We decided to go with a few appetizers and a pasta – oh, and dessert, but we didn’t really need to say that, did we?!

First up, Carciofi alla Giudea. SMall artichokes, deeply fried. Crispy crunchy on the outside, tender and moist on the inside. Slightly different than one would be served in Rome where you see gigantic artichokes completely flattened. These were hearts, which had advantages – not as many tough outer leaves. A squeeze of lemon, a sprinkle of salt, and life is beautiful!

 Then, Raviolo con Uovo e Pancetta. Made in house and fabulous. One big, beautiful raviolo stuffed with buffalo ricotta (also flown in) and an egg. Sitting on top a piece of crispy pancetta and fried scallions. What a flavor combination. Tender pasta, creamy ricotta, rich egg yolk, salty pancetta – heaven on your fork! Did I mention it swims in sage butter? No? Well, ‘nuf said …

And the special antipasti this night, stuffed zucchini flowers. Ugly to photograph, delicious on your tongue! Cheesy and gooey inside, lightly battered and fried. Crispy and tender and so summery and wonderful!

Let’s not forget our reason for coming to Gusto! BURRATA! FLown in every Thursday, diners come just to have a fix taste of this creamy delicious cheese. firmer on the outside (like mozzarella) and soft on the inside – well, if you haven’t tried it you absolutely must. It is amazing! Served simply with fresh tomatoes, basil, salt and pepper. We could have had just this, twice, maybe three times and called it a night.

We shared Tonnarelli con Cacio e Pepe. To die for. Tonnarelli is a fresh, square-ish pasta, the perfect foil for the pepper and pecorino romano cheese. Oodles of salty, sharp cheese against the peppery bite of freshly ground black pepper. So simple and so perfect. What else is there to say – except jump in!

And for the first time in the history of our friendship Fork refused to share a dessert with Spoon. I told Spoon, ‘get your own. I will not share.’ Fork had tasted this dessert before and knew this was not something to share, not even with your best friend. Fresh peaches roasted, amaretto added in and simmering until it begins to thicken, brown sugar for a bit of sweetness, to gild the lily mascarpone cheese, really cold mascarpone cheese. Sweet peaches, drowning in an almondy syrup. It is enough to make you soon!

Go, taste, enjoy, relax, no one rushes you. Try everything. Go back, try it again. When you’re at Gusto, you’re with family. Enjoy!

Gusto ~ 60 Greenwich Avenue ~ New York, NY ~ 646.502.9901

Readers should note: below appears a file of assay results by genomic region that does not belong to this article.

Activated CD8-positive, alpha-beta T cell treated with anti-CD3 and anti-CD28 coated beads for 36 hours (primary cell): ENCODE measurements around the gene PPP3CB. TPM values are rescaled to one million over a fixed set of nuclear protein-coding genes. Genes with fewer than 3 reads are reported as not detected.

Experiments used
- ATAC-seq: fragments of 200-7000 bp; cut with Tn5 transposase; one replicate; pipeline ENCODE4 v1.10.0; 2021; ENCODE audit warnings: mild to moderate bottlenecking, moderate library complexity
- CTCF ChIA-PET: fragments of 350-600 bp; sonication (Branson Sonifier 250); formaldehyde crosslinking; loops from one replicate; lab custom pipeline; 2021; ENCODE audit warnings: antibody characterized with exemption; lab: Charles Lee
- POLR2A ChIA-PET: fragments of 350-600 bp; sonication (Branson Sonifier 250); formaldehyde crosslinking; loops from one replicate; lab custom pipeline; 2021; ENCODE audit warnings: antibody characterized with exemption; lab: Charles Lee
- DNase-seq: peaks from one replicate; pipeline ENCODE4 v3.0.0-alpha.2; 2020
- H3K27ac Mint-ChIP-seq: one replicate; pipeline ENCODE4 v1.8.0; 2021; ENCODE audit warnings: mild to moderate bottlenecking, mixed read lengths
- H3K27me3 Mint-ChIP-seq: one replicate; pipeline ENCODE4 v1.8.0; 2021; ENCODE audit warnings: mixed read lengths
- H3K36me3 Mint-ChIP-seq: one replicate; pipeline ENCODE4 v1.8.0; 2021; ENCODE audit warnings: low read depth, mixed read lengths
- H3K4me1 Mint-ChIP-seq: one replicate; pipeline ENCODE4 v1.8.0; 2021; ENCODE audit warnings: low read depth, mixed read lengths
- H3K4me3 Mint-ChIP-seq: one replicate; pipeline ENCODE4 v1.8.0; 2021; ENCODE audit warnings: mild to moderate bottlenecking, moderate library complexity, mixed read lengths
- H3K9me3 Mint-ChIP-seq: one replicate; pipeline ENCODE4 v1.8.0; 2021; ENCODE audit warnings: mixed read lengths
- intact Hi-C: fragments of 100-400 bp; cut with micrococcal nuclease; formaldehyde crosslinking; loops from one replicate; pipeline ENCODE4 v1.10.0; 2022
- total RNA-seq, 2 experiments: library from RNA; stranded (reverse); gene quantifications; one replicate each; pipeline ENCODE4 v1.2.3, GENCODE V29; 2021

Gusto Ristorante E Bar Americano on Urbanspoon

LIC Market

Trying to beat the heat.

Trying to beat the heat and eat someplace fun.

Wanting to try a new place.

Fork and Spoon decided to try LIC Market – now celebrating their 1st anniversary. We had heard wonderful things about LIC Market and decided to begin our exploration of Long Island City with LIC Market.

It is very difficult to park here, so plan on driving around for a bit.

As you walk into LIC Market, you are in the retail area of the business. They sell teas and pickles and jams. They also sell coffee and tea to go. After you walk through this space there is a dining room in back. A very small dining room. So crammed full of tables that diners actually have to get up so you can sit down.

The lunch menu is small, but the most of what is on there is enticing!

Before we start on the food, let’s get the iced tea situation out of the way. The iced tea comes in a large glass, probably 16 ozs. There is maybe – a big maybe – 4 ozs of tea and the rest ice. Now this wouldn’t be bad if the iced were bottomless. It’s not. It’s $2.50 per glass. I don’t know about you, but I resent paying $2.50 for 4 ozs of iced tea and a glass of ice – FOUR TIMES.

Back to the food.

 

Our first sandwich was fresh mozzarella, grilled radicchio, arugula and basil on French bread. This was very good. Fresh Mozzarella was slightly salty. The bitterness of the grilled radicchio was nice with the peppery arugula. It could have used another – something – vinegar, oil, just another layer of flavor.

Our second sandwich was slow cooked pulled pork on souman bread, gruyere, pickles and a mustard dressing. Almost a Cuban and very tasty. The bread alone was fabulous. THe pork melt in your mouth tender. THe gruyere and pickles giving it that homey spin with a touch of salty and sour. 

 

On the side we ordered rapini with roasted tomatoes. Rapini is a cross between broccoli rabe and broccoli. Same shape as a broccoli rabe but not as bitter. This was really delicious. The tomatoes and oil and rapini were GREAT on the mozzarella sandwich!

When asked if we wanted anything else, we asked about dessert. The waitress handed us back the menu. The lunch menu. Did she think we wanted another sandwich? When we mentioned that we were looking for something sweet, she said they might have an oatmeal cookie left, but that they don’t serve sweets.

SIGH …

LIC Market ~ 21-52 44th Drive ~ LIC, NY ~ 718.361.0013
LIC Market on Urbanspoon

Hostaria Isidoro

Nestled betwen the Colosseum and San Giovanni in Laterano in the heart of historic Rome is the wonderful Hostaria Isidoro.  After a morning of scaling the Santa Scala on your knees and visiting San Giovanni in Laterano, San Clemente and Santo Stefano Rotondo, you need sustenance to steel yourself for the upcoming trip to the Colosseum. By the way, all three churches are completely amazing and need to be visited.